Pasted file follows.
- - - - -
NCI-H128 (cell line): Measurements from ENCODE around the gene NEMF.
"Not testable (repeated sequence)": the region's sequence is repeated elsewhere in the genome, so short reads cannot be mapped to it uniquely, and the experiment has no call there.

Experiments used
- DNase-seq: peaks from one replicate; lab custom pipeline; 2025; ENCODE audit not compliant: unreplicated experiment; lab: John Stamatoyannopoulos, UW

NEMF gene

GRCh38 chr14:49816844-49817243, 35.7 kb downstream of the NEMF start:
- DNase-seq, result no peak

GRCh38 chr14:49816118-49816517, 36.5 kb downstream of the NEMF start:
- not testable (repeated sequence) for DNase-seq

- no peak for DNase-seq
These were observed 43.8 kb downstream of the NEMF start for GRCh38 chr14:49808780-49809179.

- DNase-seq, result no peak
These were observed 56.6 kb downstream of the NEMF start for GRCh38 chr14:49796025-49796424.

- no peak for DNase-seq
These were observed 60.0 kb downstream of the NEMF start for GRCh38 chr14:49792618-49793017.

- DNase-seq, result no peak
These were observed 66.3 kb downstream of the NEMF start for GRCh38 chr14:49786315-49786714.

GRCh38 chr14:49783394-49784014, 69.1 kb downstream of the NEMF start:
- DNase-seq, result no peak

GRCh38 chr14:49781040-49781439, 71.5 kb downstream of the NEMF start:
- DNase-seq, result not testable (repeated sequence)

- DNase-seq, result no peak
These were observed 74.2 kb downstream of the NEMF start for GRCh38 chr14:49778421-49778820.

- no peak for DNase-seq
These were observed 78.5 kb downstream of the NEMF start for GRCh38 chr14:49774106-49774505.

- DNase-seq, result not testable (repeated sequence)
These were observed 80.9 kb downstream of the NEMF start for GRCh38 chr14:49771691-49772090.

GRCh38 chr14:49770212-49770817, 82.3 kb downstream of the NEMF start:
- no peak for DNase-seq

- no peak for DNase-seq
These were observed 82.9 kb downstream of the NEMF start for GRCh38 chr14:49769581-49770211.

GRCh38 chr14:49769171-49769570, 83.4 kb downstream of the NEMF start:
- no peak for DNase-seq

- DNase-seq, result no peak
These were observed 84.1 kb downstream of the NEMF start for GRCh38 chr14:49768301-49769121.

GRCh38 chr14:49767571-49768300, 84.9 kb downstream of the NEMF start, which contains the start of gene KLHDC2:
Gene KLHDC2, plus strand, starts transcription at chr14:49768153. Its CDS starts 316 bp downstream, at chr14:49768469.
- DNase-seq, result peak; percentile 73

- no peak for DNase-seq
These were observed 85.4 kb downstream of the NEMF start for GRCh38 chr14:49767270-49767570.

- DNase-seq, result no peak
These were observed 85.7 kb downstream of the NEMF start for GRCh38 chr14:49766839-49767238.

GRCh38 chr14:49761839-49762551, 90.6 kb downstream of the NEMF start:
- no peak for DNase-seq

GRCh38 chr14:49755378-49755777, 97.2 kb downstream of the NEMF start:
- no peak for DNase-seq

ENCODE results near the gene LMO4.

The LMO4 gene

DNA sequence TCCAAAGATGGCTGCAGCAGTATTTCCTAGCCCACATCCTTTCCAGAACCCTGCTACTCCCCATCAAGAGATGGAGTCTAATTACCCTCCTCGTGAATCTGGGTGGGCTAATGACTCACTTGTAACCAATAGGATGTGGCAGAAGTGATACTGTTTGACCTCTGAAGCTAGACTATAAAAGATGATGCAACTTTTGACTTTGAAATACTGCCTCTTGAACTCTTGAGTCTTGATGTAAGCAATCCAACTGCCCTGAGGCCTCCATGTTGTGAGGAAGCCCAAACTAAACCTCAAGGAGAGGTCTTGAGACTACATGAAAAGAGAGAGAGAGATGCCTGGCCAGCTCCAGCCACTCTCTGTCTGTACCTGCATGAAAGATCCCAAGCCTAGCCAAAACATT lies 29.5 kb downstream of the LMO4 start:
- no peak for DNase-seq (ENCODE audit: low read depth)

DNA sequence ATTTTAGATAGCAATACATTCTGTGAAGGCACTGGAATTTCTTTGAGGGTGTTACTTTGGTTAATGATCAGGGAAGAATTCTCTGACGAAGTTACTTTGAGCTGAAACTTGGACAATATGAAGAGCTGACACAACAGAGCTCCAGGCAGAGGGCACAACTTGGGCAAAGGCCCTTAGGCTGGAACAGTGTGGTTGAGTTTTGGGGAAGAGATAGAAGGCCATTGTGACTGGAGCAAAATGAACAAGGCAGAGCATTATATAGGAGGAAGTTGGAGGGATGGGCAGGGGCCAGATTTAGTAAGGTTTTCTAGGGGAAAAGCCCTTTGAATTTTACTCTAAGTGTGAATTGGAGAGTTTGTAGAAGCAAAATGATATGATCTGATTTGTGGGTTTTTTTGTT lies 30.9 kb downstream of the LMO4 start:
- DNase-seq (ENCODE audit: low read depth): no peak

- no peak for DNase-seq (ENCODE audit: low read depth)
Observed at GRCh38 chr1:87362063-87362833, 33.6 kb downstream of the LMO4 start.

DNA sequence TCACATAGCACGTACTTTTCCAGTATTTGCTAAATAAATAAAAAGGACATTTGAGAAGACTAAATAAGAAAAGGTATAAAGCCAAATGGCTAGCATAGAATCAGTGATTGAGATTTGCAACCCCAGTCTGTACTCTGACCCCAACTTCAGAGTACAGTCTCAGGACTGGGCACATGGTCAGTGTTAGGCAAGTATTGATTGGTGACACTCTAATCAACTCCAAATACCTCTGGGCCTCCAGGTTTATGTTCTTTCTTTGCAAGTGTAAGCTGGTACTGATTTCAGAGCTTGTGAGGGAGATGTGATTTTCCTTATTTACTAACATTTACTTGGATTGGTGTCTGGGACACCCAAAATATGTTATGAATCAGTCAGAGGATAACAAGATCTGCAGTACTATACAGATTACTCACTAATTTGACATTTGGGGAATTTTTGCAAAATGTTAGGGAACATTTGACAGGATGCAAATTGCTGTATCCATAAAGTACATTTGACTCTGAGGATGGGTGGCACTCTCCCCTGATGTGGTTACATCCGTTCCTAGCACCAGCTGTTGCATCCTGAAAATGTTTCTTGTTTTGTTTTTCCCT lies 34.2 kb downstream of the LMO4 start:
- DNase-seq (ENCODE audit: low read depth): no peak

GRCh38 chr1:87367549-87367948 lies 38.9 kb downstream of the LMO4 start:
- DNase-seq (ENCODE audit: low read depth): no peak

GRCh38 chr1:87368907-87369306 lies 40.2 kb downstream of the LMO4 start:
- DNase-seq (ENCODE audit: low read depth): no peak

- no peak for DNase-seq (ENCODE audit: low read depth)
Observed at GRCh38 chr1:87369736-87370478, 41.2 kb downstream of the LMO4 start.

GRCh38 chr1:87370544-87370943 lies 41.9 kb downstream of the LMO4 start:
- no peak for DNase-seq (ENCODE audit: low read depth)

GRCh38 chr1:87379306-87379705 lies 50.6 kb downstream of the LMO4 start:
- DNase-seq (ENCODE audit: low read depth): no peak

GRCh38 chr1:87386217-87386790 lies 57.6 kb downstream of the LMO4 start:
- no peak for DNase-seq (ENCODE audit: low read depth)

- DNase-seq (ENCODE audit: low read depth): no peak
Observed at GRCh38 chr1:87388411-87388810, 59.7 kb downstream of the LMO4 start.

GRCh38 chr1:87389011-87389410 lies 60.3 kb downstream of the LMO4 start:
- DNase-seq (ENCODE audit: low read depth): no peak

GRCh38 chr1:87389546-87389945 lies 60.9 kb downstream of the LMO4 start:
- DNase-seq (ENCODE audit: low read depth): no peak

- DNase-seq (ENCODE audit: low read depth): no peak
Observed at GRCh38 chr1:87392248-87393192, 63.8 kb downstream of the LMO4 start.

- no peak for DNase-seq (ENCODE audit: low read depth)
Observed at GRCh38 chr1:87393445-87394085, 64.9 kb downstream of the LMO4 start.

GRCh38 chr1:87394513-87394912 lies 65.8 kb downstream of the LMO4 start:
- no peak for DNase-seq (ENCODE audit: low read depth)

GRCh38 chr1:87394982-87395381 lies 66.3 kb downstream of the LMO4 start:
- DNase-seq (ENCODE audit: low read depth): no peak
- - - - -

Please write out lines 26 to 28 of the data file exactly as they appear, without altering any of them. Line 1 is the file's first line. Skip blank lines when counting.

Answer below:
- DNase-seq, result not testable (repeated sequence)
These were observed 80.9 kb downstream of the NEMF start for GRCh38 chr14:49771691-49772090.

GRCh38 chr14:49770212-49770817, 82.3 kb downstream of the NEMF start: